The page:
Search Web Services
Senior Research Scientist
NISO Discovery Tools Forum 2008
OASIS Search Web Services
To define Search and Retrieval Web Services, combining
various current and ongoing web service activities.
OASIS Search Web Services
Ray Denenberg—Library of Congress—Co-Chair
Matthew Dovey—JISC Executive—Co-Chair
Larry Dixson—Library of Congress—Voting Member
Janifer Gatenby—OCLC—Voting Member
Ralph LeVan—OCLC—Voting Member
Ashley Sanders—Univ. of Manchester—Voting Member
Robert Sanderson—Univ. of Liverpool—Voting Member
Sri Gopalan—Booz Allen Hamilton—Member
MacKenzie Smith—M.I.T. —Member
Who is OASIS
OASIS is a non-profit, international consortium that creates
interoperable industry specifications based on public
standards such as XML and SGML.
The ebXML suite of standards is probably their most famous
Why are we there?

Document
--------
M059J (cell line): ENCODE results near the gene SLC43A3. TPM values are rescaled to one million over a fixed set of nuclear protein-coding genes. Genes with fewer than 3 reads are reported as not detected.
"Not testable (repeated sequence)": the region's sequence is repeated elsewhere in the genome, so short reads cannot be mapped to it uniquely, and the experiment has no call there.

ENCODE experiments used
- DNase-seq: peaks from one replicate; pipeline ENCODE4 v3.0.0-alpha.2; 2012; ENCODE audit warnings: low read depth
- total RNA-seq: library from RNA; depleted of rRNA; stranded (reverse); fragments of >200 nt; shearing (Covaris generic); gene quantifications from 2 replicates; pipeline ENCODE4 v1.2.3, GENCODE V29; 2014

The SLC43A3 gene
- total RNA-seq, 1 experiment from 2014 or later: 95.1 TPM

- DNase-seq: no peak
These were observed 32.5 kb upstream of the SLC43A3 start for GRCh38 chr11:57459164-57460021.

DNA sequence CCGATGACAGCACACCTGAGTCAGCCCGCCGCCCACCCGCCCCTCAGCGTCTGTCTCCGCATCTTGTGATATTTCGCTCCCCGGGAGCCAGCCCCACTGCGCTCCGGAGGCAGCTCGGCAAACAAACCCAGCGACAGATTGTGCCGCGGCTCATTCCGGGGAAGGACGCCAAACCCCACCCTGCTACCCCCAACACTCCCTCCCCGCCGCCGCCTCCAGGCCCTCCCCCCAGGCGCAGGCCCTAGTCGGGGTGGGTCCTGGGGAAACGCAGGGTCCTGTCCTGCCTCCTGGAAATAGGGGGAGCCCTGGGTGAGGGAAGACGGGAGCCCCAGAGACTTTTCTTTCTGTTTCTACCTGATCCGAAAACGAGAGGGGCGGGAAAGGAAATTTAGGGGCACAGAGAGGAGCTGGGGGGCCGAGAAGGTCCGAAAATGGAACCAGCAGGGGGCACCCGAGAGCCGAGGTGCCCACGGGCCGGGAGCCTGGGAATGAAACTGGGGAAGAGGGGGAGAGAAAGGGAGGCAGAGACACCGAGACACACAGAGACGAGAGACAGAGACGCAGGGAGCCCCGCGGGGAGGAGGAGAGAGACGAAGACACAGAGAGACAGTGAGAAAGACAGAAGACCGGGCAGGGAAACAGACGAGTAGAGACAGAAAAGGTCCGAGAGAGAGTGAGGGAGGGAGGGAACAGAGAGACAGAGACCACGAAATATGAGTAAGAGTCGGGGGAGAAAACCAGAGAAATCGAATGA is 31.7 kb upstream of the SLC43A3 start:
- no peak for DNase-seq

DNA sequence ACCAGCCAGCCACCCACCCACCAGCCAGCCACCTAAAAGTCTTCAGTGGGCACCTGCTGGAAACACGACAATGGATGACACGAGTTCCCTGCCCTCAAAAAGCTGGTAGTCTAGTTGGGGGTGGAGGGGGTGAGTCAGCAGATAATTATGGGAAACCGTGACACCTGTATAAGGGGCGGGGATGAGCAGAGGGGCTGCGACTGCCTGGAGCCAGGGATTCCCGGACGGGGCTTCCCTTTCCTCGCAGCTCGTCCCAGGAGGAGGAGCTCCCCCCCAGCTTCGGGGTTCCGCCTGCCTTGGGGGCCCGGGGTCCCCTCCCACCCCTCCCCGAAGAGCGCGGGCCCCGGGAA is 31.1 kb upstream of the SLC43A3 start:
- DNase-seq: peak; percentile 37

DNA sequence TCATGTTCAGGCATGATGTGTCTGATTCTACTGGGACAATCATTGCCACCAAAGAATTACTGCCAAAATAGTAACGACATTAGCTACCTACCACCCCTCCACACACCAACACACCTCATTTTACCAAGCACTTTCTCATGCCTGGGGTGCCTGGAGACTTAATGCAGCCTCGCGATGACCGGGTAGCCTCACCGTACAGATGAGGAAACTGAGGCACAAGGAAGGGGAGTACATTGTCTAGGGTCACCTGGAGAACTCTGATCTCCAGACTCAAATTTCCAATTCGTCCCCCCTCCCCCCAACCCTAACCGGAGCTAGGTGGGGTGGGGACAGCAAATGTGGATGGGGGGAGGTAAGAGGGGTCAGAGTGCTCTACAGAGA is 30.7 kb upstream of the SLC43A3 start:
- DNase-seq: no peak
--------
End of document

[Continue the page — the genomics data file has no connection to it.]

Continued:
We were hoping to reach a broader audience than we
normally see in NISO
We were hoping that there would be synergies with the
other XML-based standards groups. After all, most of them
have searching requirements.
Where We’ve Come From
Pros, Cons and What We’ve Learned
•Binary encoding over raw tcp/ip
•There’s a need for a high functionality interface
•If people are desperate enough, they’ll do anything
•XML-based web service
•Still complicated (but much less than Z39.50!)
•Unheard of outside the library community
•There’s still a need for a high functionality interface
•If people aren’t desperate, they’ll live with what they’ve
•There’s a need for a simple low functionality interface
•Developers prefer to do as little as possible
What We’re Doing
•Abstract Protocol Definition
•Binding to HTTP Get
•Binding to SRU 1.2
•Binding to OpenSearch
•SWS Description Language
This is the path to actually standardize CQL
Enhances a couple of features (sort and proximity and the
CQL Context Set)
I wish I had something to say here, but it’s mostly on the
todo list and the SWS Description Language has more